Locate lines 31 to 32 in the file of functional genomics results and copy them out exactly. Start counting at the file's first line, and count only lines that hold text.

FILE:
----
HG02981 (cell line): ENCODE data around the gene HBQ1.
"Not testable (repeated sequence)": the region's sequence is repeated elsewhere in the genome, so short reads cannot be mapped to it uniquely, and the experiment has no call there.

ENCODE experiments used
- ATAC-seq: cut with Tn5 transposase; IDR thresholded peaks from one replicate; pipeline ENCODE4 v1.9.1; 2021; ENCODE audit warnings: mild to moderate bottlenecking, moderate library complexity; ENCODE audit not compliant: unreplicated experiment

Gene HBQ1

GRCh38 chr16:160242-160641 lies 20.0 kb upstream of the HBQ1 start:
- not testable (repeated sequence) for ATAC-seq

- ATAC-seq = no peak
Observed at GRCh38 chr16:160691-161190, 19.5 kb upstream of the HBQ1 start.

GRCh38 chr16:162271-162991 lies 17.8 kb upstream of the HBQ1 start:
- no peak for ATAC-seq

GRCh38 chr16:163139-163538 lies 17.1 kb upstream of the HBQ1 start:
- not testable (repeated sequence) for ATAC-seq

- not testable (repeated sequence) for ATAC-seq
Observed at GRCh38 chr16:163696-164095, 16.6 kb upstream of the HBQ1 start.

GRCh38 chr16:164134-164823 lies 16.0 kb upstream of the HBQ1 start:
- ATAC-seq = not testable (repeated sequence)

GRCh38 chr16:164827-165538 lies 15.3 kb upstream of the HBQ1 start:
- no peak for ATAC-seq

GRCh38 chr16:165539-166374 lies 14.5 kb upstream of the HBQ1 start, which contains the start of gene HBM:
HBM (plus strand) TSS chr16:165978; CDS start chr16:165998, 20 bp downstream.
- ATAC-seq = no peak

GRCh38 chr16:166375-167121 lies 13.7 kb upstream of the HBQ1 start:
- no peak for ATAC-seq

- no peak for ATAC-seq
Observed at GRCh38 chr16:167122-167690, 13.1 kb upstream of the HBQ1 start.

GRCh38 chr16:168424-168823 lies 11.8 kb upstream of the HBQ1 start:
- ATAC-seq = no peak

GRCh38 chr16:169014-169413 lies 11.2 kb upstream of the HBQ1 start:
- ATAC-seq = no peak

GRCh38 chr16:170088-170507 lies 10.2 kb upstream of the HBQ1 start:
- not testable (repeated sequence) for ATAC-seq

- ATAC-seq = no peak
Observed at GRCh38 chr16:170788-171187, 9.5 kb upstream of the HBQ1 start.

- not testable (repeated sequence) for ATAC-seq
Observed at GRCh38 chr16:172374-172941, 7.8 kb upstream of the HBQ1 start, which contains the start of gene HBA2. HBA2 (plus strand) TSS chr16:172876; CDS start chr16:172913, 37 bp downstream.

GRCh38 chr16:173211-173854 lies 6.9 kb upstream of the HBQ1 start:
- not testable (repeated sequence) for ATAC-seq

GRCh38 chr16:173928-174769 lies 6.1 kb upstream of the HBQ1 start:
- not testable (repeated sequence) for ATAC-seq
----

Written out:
GRCh38 chr16:170088-170507 lies 10.2 kb upstream of the HBQ1 start:
- not testable (repeated sequence) for ATAC-seq